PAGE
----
Another substantial element of the naval officer’s character is his admonition to the boys that they are not behaving like correct “British young boys,” which recalls Jack’s patriotic claims in Chapter 2 that the British are the very best at everything. The officer’s declaration symbolically connects him to Jack and underscores the hypocrisy of such a military character. While the officer condemns the violent play of the young boys on the island, he is himself a military figure, participated in an ongoing war that itself necessitated the boys’ evacuation from their homeland and (unintentionally) caused the occasions on the island. Again, the concern is unclear: maybe the violence amongst the young boys was not an expression of an unrestrained inner instinct but a reflection of the relatively “civilized” culture they were raised in, a culture taken part in an unsightly and fatal war. In any case, the officer echoes Ralph rather than Jack, duplicating a lot of the warnings about rules and order that Ralph had actually revealed to the young boys throughout the book. By associating the officer with both Ralph and Jack, in different methods, Golding calls into question the distinction in between civilization and savagery that he traced with increasing focus in the book’s earlier chapters and after that erased in later chapters.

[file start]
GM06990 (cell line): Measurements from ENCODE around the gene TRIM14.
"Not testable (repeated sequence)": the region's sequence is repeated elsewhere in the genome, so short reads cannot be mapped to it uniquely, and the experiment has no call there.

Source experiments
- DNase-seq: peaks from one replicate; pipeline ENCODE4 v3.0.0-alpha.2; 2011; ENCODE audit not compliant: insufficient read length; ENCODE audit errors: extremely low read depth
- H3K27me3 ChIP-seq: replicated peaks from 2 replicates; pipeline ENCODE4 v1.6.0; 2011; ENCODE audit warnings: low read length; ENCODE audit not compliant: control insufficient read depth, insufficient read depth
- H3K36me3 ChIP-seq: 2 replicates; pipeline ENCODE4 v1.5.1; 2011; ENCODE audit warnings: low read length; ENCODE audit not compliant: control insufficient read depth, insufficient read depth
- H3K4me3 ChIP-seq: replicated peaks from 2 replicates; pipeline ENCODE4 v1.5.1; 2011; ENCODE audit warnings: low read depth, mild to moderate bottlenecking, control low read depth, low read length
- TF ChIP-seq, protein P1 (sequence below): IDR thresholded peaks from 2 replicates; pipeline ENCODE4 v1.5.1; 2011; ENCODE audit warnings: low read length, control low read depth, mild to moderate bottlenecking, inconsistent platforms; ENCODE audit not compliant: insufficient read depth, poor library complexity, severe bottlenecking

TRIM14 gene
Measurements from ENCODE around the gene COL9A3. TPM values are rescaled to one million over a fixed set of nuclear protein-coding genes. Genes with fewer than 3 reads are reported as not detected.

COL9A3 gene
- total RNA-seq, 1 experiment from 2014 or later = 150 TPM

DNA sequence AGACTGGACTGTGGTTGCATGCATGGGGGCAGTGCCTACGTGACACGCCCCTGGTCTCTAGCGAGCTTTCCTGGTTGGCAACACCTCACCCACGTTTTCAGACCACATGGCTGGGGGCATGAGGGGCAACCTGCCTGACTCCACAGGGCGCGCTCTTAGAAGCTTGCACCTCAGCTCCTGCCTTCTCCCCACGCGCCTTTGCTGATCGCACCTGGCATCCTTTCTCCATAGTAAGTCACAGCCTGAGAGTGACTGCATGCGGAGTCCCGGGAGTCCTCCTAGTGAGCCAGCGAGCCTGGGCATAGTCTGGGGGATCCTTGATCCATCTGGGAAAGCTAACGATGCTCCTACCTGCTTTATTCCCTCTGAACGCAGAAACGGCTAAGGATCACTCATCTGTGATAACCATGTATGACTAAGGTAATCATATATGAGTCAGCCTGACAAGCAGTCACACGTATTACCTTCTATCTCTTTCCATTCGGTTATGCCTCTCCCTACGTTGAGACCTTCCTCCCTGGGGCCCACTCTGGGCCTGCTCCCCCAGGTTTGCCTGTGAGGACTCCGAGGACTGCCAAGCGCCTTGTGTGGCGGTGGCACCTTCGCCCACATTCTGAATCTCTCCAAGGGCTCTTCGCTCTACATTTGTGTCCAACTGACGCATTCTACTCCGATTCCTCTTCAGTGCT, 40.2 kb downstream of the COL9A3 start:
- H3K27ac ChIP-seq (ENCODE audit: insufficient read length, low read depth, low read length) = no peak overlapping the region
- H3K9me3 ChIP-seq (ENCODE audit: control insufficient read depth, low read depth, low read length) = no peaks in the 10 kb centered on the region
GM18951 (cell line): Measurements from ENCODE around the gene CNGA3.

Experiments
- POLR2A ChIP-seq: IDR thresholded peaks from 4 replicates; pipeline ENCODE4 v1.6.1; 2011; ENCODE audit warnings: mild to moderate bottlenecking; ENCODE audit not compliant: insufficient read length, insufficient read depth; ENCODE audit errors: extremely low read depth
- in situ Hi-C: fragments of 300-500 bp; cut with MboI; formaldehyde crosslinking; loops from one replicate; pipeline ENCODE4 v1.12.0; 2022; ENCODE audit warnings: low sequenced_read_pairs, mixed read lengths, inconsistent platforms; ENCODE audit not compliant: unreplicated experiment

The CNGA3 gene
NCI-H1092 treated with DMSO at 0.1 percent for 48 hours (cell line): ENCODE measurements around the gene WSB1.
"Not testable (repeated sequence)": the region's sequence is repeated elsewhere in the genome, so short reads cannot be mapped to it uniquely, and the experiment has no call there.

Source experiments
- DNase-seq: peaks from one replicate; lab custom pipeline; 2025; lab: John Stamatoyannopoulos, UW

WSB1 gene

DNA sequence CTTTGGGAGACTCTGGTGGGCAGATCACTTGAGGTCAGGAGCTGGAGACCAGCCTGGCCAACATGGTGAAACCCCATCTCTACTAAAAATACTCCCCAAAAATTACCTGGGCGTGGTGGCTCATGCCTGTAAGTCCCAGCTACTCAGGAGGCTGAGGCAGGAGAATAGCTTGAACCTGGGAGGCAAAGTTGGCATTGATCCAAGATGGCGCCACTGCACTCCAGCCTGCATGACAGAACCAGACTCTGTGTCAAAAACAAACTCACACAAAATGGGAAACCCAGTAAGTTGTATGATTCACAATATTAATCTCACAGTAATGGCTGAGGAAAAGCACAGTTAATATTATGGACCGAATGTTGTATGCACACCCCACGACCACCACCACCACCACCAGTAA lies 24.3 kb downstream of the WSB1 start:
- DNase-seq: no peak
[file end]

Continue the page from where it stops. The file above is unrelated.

If the naval officer conserves the kids from their self-destruction, he might have come too late. The last scenes of the novel stress the permanent emotional damage that the kids have actually caused on themselves. With the possible exception of Ralph, the young boys are no longer accustomed to the society from which they came. Golding highlights this fact by providing Percival as unable to specify his name and address as he could when the boys initially arrived on the island. More notably, Ralph views their experiences on the island as completion of their innocence. He has seen the topple of reasonable society as represented by Piggy in favor of the barbarism and tyranny of Jack. His final ideas: “Ralph wept for completion of innocence, the darkness of guy’s heart, and the fail the air of the true, sensible pal called Piggy.” These ideas show a play of the Eden misconception with which Golding began. If there was an Eden on the island, it was the special location discovered by Simon that none of the other young boys wished to experience. They began out of Eden instead of inside it. Any paradise they hoped for on the island came to an end when the boys chose nature and instinct over rationality and awareness-compare, however, the rise of rationality and awareness in Genesis, which seems to occur most of all after the Fall. Ralph loses his innocence when he realizes that the violence inherent in humankind is constantly under the surface of the order and morality that civilization imposes on individuals.